Discussion of news topics with a point of view, including narratives by individuals regarding their own experiences

When I traveled to New York City in May, I knew I wanted to stop by the Stonewall Inn in Greenwich Village. The bar is a pivotal part of the queer rights movement because of what happened there 50 years ago: On June 28, 1969, LGBT patrons of the bar physically fought back against a police raid in what became known as the Stonewall uprising.

The activism that sprang from the uprising marks it as a turning point in American queer history. One year after Stonewall, the first Pride marches were held in New York, Los Angeles and Chicago.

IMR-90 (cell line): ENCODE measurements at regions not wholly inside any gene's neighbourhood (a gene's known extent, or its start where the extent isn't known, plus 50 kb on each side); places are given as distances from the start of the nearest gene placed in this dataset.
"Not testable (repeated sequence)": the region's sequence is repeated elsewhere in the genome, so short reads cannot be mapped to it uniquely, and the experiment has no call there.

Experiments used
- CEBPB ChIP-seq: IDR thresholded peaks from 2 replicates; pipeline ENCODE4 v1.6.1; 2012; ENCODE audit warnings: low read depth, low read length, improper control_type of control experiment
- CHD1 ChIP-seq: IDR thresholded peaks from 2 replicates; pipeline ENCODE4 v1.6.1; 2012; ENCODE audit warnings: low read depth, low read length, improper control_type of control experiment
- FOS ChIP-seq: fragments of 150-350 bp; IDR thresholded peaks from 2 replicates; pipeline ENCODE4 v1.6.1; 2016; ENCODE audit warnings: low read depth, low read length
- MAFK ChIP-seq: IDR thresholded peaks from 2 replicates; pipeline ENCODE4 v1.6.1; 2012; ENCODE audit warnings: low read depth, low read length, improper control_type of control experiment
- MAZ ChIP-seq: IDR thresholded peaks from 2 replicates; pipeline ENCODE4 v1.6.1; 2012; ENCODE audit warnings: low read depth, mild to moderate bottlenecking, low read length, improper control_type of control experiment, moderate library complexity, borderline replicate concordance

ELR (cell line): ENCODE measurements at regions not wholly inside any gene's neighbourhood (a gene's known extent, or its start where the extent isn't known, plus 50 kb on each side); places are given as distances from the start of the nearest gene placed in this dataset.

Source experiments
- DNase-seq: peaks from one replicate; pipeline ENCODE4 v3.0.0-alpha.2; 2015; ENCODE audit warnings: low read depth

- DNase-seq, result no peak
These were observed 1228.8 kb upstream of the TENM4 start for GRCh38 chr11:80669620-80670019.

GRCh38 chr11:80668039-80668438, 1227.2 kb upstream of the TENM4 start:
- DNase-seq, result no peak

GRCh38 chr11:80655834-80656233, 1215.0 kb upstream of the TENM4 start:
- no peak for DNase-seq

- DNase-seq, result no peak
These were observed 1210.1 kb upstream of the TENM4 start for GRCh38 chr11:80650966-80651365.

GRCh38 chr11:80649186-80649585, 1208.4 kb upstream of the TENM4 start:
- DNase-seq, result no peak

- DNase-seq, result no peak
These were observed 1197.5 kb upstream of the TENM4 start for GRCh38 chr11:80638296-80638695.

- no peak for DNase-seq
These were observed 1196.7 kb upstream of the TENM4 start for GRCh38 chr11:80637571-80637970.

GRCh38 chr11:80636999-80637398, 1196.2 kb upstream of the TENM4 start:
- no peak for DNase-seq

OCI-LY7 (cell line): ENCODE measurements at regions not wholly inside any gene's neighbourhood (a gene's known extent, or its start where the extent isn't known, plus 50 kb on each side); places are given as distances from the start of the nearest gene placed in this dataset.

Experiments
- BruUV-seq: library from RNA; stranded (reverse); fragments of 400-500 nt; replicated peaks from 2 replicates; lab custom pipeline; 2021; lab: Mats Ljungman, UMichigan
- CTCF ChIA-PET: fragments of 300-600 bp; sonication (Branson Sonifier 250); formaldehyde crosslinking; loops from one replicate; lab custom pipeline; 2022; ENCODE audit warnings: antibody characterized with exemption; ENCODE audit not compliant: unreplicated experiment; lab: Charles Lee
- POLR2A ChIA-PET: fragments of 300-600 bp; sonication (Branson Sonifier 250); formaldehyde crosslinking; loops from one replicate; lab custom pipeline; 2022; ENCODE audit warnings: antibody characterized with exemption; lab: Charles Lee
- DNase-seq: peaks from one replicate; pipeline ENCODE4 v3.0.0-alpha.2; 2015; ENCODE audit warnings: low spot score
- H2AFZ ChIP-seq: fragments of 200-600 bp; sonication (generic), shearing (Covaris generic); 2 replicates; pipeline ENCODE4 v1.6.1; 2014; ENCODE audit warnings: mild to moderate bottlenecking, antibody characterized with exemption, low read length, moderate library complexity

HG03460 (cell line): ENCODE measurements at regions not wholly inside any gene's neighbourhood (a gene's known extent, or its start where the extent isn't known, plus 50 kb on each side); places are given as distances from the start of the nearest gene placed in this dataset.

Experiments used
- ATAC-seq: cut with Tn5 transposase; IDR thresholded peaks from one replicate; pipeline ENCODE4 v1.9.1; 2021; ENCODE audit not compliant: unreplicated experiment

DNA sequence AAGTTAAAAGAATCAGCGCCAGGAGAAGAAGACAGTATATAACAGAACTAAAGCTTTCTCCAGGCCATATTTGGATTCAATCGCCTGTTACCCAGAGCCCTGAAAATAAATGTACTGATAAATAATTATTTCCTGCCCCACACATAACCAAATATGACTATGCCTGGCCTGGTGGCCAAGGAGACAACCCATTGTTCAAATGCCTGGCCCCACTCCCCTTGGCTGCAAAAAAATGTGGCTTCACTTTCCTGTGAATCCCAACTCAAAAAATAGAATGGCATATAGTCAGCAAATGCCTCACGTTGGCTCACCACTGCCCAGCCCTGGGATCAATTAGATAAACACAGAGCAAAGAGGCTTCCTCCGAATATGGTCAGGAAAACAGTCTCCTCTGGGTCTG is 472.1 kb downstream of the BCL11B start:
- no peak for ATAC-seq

When I visited the Stonewall Inn, the pictures I had in my mind were all in black and white — I was anticipating a scene straight out of the archival photos I’d seen earlier at the New York Public Library. But of course, the bar was in full color and felt very modern. At first, I didn’t feel the profound connection to history that I had been expecting, but that changed as I talked to the bar’s regulars. Queer people still need places to gather, feel safe and have a community, and the Stonewall Inn is still one of those spaces.

I say ‘I’m sorry’ way too much. I’m refusing to do so anymore — and I challenge other women to do the same.

Refusing to over-apologize doesn’t make women rude

I work as an art tutor for high schoolers. The way they choose to portray female bodies is deeply worrying.

It’s easy to help students with skills — but more difficult to change their perceptions of beauty

When I came out as trans, I knew I needed a new name. But would I ever find one that felt right?

Your name needs to be something you can recognize and respond to — something you can feel